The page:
Conditions: Variable showers
It’s been a day of great contrasts: on the same afternoon that we saw the season’s first hummingbird, Ari turned us back early on our afternoon walk, presumably so that we could get back to the fire in our woodstove. That’s where she’s sitting now, curled up like a damp sled dog.
The real news this week, though, is in big bird land. Earlier this week in Lincolnville (a town we formerly knew only as the site of Ari’s agility school), a juvenile bald eagle (Haliaeetus leucocephalus) was released after spending a year convalescing at Avian Haven, a really wonderful rehabilitation center in our area. A photographer from our local paper covered the event and took some great photos:
Today, we joined our good friend Khyra in cyberspace and watched a live stream of the annual Peregrine Falcon (Falco peregrinus) chick banding in Khyra’s home state of Pennsylvania. Ari didn’t care much for the sound of protesting chicks, but she stuck around for the entire banding process—including adorable questions from even more adorable grade school kids—before seeking out a more peaceful place for a nap elsewhere in the house.
The biggest excitement for us this week, though, is our first osprey (Pandion haliaetus) spotting. Each year at about this time, the giant raptors return to their massive familial nests, some of which are over 100 years old. Here’s an example of bird and next, taken from Animal DiversityWeb:
We love everything about the osprey: their bellicose good looks, their pronounced sense of place, even the way that males bring females breakfast in bed each day during their roosting season. It’s their family life, though, that has really earned osprey a special place in our hearts.
For the first several years Greg and I lived in Maine, we rented a 19th-century Cape Cod cottage across from a dairy farm. Years earlier, an osprey pair had built a massive nest on a utility pole in one of the cow pastures. Much to our delight, they returned each summer and never seemed to mind a few voyeurs around. Each day, we’d walk our beagle, Kinch, past the nest to check on the family. Once the chicks prepared to fledge, we spend a good part of most afternoons watching flying lessons and subsequent hunting classes.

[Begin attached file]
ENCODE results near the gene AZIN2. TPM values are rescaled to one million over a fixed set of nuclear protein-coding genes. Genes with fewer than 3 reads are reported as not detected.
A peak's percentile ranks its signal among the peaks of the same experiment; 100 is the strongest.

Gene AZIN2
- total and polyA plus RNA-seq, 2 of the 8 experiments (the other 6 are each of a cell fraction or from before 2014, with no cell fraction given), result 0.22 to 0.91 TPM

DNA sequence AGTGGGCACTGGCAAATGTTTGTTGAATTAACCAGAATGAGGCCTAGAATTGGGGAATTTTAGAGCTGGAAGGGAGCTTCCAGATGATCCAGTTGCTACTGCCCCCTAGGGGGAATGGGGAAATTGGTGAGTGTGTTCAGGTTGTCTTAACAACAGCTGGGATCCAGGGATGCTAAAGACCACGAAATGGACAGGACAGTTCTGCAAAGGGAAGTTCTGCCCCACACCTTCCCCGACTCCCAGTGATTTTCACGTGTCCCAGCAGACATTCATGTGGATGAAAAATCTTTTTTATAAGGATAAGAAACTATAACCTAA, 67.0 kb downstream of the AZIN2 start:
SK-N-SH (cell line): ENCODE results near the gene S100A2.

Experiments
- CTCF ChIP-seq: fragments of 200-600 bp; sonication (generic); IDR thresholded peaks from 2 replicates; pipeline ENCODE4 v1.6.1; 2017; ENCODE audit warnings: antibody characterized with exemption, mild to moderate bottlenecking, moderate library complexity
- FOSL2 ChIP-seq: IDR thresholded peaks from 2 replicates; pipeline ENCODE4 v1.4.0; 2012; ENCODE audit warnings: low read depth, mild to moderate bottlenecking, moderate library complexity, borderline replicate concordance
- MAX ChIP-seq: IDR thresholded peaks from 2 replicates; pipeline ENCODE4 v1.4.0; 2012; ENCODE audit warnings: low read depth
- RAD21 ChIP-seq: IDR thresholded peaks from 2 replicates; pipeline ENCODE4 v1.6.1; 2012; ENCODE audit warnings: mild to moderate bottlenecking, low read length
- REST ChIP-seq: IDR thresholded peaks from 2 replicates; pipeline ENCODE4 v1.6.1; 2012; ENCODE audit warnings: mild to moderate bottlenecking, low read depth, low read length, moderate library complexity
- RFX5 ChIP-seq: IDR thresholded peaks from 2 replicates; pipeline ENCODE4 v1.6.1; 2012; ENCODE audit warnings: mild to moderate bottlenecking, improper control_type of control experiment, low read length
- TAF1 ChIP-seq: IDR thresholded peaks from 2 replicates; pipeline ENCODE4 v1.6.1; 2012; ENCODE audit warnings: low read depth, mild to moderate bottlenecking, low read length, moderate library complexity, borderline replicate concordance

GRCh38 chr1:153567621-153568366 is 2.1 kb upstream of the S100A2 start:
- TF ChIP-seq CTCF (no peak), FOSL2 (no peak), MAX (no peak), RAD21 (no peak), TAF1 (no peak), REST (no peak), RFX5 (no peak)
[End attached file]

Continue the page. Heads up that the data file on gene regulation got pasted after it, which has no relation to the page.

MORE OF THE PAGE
The chicks were understandably clumsy at first. Luckily, they had patient instructors. Mom and Dad would start by bringing them fish tails to carry around in their new talons. If the number of dropped fish ends around the pole were any indication, this was a tough learning curve. Eventually, though, they'd master the tails; then, the chicks would be given whole dead fish to negotiate. That’s when the fun really began. The rain of fish was frequent enough to warrant wearing a sturdy hat on most days. Once, a chick dropped a whole alewife directly on our understandably perplexed beagle. Luckily, he had a penchant for seafood. And, in spite of his grouchy demeanor, even Kinch seemed to miss the family when they'd all leave at the end of the summer.
We live in a different house now, so Ari hasn’t had the chance to get that intimate with our favorite bird. Still, she’s become pretty adept at picking them out as they soar above us on our walks. And she’s learned to be patient—if not interested—when I slow down the car at each osprey nest I see. She might even agree to head out again this week to check on our most recent visitor—that is, if I can get her to abandon her cozy spot next to the woodstove.